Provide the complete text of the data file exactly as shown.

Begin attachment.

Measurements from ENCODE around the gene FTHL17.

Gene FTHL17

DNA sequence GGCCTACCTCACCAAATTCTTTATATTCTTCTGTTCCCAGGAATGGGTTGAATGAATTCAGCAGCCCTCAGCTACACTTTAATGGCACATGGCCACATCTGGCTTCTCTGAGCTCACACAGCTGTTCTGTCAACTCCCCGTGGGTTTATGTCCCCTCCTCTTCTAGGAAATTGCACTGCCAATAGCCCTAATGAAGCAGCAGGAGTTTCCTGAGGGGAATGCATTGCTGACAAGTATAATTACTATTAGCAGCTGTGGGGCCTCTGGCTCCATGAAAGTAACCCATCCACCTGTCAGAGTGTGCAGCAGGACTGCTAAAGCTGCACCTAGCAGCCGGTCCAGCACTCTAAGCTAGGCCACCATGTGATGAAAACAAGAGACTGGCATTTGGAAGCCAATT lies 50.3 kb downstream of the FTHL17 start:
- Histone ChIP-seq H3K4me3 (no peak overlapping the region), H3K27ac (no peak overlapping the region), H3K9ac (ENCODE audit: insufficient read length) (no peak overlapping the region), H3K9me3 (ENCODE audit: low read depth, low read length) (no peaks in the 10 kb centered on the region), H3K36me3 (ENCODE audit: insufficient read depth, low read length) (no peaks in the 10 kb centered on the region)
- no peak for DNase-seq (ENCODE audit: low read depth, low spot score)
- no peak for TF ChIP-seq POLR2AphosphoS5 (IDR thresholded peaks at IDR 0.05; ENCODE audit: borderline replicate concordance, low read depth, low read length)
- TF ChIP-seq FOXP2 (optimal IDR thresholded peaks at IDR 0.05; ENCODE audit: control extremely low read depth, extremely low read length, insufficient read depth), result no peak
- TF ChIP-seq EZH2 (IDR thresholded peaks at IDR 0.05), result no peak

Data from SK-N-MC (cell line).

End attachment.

Measurements from ENCODE around the gene FTHL17.

Gene FTHL17

DNA sequence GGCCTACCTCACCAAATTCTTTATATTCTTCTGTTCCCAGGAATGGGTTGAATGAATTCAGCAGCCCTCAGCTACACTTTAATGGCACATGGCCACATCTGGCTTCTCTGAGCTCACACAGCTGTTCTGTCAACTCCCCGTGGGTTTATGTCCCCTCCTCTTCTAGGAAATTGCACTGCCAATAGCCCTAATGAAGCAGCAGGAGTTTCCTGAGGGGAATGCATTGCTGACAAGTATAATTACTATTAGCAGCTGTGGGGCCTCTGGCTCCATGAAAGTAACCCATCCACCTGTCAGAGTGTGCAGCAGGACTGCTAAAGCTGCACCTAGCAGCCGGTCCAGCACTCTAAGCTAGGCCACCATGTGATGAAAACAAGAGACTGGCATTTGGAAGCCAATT lies 50.3 kb downstream of the FTHL17 start:
- Histone ChIP-seq H3K4me3 (no peak overlapping the region), H3K27ac (no peak overlapping the region), H3K9ac (ENCODE audit: insufficient read length) (no peak overlapping the region), H3K9me3 (ENCODE audit: low read depth, low read length) (no peaks in the 10 kb centered on the region), H3K36me3 (ENCODE audit: insufficient read depth, low read length) (no peaks in the 10 kb centered on the region)
- no peak for DNase-seq (ENCODE audit: low read depth, low spot score)
- no peak for TF ChIP-seq POLR2AphosphoS5 (IDR thresholded peaks at IDR 0.05; ENCODE audit: borderline replicate concordance, low read depth, low read length)
- TF ChIP-seq FOXP2 (optimal IDR thresholded peaks at IDR 0.05; ENCODE audit: control extremely low read depth, extremely low read length, insufficient read depth), result no peak
- TF ChIP-seq EZH2 (IDR thresholded peaks at IDR 0.05), result no peak

Data from SK-N-MC (cell line).